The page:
The daily business briefing: December 21, 2018

Stock futures edge down further as a government shutdown looms, Japanese prosecutors dash Ghosn's bail hopes, and more

President Trump on TV beneath the stock listings
(Image credit: Drew Angerer/Getty Images)

1. Stocks continue to struggle after two-day plunge as a shutdown looms

Stocks took another plunge on Thursday, deepening their losses in what so far has been the worst December for Wall Street since the Great Depression. The Dow Jones Industrial Average fell 464 points or about 2 percent as investors resumed selling on concerns over the Federal Reserve's decision on continuing rate hikes, and fear of a looming government shutdown. The Dow is now down more than 1,700 points since last Friday. The broader S&P 500 index and the tech-heavy Nasdaq Composite dropped by 1.6 percent. The S&P 500 is now down by 10.6 percent this month. The markets have been dragged down by fears of rising interest rates, slowing global economic growth, and mounting trade tensions. U.S. futures edged down early Friday, pointing to possible further losses.

The Associated Press MarketWatch

2. Japanese prosecutors dash Ghosn's bail hopes with new charge

Japanese prosecutors re-arrested former Nissan chairman Carlos Ghosn on a new charge of breach of trust on Friday, eliminating his chance to get out on bail quickly. The new charge involves $16 million in private investment losses that Ghosn transferred to Nissan in 2008 through an unspecified "swap" contract. Ghosn and another former Nissan executive, Greg Kelly, were arrested Nov. 19 for allegedly underreporting Ghosn's 2011-2015 income by $44 million. They also could be charged with underreporting Ghosn's income in other years by a total of nearly $80 million. Prosecutors filed the breach of trust charges a day after a court rejected their request to extend Ghosn's detention. The new allegation doesn't involve Kelly, who has requested bail.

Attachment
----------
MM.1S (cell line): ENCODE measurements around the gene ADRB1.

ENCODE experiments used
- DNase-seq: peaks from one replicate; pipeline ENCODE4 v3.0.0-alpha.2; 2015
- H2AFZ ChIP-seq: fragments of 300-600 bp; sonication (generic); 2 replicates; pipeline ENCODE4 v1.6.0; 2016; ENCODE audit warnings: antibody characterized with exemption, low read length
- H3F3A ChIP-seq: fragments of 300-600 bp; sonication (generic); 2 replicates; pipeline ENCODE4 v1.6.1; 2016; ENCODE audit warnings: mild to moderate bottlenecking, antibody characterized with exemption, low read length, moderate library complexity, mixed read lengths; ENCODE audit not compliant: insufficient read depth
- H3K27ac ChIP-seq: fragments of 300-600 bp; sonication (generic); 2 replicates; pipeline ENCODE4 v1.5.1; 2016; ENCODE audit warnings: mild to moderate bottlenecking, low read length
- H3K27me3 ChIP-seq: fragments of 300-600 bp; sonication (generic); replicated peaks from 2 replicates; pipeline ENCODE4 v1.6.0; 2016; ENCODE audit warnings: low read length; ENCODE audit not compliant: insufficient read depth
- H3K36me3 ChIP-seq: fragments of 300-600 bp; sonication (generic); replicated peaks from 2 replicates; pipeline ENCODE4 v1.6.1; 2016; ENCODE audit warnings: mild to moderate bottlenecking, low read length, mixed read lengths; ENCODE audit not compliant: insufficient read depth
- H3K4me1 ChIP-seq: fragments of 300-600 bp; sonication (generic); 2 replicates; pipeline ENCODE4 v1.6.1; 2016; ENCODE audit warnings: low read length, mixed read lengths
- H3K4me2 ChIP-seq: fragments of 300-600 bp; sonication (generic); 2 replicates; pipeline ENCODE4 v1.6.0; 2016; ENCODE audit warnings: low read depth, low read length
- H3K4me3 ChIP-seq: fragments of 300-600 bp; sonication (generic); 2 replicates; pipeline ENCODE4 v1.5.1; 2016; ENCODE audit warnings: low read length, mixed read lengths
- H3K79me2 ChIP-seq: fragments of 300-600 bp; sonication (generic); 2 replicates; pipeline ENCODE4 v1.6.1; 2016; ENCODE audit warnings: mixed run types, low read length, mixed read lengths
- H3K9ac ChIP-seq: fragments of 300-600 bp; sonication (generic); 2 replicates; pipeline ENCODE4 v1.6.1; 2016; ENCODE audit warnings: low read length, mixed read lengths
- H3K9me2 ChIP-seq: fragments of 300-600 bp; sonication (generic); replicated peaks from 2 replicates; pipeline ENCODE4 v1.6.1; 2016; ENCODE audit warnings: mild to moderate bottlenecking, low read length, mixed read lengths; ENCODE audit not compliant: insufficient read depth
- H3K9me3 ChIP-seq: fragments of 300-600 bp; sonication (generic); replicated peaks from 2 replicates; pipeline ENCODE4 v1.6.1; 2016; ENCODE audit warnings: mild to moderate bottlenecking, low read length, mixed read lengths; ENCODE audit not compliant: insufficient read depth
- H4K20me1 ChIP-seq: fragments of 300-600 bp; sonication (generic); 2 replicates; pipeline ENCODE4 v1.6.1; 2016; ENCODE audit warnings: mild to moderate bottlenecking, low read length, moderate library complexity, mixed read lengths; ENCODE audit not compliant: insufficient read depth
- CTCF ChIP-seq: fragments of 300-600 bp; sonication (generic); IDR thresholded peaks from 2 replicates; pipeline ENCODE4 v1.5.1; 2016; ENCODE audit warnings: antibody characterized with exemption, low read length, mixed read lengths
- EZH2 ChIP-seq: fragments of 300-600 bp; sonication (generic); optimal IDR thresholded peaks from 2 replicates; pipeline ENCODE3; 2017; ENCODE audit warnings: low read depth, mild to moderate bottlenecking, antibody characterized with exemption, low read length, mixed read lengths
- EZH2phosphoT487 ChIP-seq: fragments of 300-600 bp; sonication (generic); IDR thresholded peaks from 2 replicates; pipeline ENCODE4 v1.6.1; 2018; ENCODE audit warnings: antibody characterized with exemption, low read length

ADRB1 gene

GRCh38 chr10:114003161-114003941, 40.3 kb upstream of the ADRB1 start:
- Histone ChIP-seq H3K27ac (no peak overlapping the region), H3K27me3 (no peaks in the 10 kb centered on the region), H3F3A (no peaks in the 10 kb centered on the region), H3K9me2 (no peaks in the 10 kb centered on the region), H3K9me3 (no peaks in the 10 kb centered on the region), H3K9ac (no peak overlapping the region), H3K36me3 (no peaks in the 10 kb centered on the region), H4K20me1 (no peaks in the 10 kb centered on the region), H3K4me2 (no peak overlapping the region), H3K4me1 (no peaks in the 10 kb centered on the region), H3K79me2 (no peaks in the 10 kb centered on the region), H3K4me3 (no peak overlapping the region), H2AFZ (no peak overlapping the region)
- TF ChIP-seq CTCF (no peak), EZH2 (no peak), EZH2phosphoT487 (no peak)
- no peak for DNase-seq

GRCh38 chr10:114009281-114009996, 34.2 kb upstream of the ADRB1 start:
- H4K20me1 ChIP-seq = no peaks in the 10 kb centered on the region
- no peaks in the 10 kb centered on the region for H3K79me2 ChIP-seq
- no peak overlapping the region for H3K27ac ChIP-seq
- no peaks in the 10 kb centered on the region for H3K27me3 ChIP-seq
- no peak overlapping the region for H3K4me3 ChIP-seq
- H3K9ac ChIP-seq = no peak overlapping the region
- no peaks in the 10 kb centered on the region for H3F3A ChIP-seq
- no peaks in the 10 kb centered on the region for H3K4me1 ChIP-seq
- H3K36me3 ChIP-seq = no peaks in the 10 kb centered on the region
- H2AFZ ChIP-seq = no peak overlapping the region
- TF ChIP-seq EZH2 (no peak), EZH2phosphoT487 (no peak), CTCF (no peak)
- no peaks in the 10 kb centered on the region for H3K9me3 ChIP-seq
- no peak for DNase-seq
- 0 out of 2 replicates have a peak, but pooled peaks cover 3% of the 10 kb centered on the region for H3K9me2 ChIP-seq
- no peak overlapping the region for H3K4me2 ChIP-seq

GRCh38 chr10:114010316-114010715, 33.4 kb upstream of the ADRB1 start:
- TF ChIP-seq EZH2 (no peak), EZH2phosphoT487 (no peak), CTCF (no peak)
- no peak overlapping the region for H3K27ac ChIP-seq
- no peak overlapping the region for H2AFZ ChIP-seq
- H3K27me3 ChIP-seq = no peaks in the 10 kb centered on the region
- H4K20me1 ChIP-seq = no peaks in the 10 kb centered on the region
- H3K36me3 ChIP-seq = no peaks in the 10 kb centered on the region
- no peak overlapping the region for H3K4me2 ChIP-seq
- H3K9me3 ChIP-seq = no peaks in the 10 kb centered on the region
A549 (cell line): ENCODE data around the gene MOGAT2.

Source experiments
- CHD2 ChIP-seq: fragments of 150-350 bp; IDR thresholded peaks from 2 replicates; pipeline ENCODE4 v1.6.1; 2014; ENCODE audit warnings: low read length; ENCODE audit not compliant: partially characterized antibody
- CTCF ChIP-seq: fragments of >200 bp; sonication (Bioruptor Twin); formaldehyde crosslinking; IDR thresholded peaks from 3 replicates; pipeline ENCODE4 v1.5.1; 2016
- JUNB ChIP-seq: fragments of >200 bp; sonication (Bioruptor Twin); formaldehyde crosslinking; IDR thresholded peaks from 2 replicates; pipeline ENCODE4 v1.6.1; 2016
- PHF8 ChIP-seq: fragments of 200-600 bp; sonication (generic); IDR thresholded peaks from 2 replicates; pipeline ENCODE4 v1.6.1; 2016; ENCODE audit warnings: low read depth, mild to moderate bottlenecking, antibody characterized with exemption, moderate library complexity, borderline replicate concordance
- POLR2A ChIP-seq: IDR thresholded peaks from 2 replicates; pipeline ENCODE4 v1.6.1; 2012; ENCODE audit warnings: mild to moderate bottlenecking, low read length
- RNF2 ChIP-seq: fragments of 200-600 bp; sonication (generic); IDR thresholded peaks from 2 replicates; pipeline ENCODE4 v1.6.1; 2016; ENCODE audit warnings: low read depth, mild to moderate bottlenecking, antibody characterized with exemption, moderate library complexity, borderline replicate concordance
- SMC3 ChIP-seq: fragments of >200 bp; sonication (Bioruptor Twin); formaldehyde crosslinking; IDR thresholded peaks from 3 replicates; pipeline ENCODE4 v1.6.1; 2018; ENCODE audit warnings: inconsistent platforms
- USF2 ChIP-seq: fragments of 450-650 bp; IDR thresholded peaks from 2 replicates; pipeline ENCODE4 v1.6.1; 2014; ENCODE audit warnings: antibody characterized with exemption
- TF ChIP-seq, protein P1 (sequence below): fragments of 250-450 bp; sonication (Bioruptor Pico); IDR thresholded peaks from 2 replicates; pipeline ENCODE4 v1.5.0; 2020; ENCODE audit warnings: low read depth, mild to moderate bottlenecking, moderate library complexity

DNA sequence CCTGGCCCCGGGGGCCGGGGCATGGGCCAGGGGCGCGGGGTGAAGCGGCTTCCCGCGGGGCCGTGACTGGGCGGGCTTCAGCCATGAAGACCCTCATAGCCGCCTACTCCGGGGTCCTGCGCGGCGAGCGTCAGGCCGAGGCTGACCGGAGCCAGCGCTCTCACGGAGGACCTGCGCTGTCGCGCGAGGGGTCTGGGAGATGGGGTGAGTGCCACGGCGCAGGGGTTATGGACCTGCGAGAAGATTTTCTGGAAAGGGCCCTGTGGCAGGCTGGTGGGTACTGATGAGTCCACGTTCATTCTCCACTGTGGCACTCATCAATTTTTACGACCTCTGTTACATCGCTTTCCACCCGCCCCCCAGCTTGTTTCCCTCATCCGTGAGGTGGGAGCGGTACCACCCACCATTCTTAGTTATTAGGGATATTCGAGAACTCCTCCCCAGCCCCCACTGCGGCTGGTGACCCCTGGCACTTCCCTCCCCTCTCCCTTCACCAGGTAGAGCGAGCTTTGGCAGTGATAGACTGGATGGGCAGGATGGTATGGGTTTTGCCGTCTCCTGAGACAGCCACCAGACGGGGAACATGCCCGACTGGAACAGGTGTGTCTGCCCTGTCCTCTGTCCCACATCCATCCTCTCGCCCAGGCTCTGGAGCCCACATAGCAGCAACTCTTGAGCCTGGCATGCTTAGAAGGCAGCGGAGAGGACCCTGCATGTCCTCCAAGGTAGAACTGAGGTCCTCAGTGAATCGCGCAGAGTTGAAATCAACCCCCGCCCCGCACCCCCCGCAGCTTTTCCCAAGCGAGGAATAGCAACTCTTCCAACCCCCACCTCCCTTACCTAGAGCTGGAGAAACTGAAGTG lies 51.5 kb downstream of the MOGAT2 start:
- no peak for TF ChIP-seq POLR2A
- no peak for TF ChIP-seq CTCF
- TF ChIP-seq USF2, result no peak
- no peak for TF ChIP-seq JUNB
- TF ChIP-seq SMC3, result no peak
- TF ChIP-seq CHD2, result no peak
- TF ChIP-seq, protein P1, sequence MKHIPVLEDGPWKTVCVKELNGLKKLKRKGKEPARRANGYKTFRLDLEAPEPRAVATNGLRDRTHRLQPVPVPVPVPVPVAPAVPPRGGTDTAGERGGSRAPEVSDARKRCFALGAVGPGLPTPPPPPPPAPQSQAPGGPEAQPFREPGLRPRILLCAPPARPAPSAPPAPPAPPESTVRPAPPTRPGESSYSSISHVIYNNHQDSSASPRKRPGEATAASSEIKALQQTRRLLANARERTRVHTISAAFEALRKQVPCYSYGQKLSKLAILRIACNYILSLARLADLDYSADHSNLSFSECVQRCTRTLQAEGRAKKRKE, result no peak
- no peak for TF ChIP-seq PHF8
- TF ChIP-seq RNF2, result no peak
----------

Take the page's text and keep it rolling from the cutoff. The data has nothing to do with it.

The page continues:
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USA Today The Associated Press

3. U.S. and allies criticize China for alleged economic espionage

The U.S., Britain, Australia, and New Zealand harshly criticized China over allegations of economic espionage against American government agencies and businesses around the world. U.S. prosecutors on Thursday charged Zhu Hua and Zhang Jianguo for hacking attacks against the U.S. Navy, NASA, the Energy Department, and dozens of companies. The operation targeted corporate secrets in what prosecutors said was an attempt to give Chinese companies unfair competitive advantages. "No country poses a broader, more severe long-term threat to our nation's economy and cyber infrastructure than China," FBI Director Chris Wray said at a news conference. China denied the economic espionage charges, calling them "slanderous."

Reuters

4. U.K. hunts for operator of drones that disrupted Gatwick flights

Britain's defense secretary, Gavin Williamson, said Thursday that the military would deploy soldiers to help police catch the operators of drones that forced the temporary shutdown of England's busy Gatwick Airport. More than 120,000 people had their travel disrupted, with thousands of Christmas-season travelers stranded after drones were spotted over the runway. Police said the intrusion appeared to have been done deliberately to disrupt peak operations at the airport, south of London, but that there were "absolutely no indications to suggest this is terror-related." The drones were described as industrial-grade, raising fears of a potentially deadly collision with an airliner.

CBS News

5. Nike shares soar after earnings beat expectations

Nike shares jumped up by 7 percent in after-hours trading Thursday after the athletic apparel giant released quarterly earnings that beat analysts' expectations. Nike said its stronger than expected earnings and revenue got a boost from strong global sales and improved digital business. There was no sign that a controversial ad campaign featuring former NFL quarterback Colin Kaepernick hurt sales. Nike executives also said they had not seen any negative impact from the U.S.-China trade war, although some analysts recently estimated that as much as a quarter of Nike's goods were sourced from China.

CNBC

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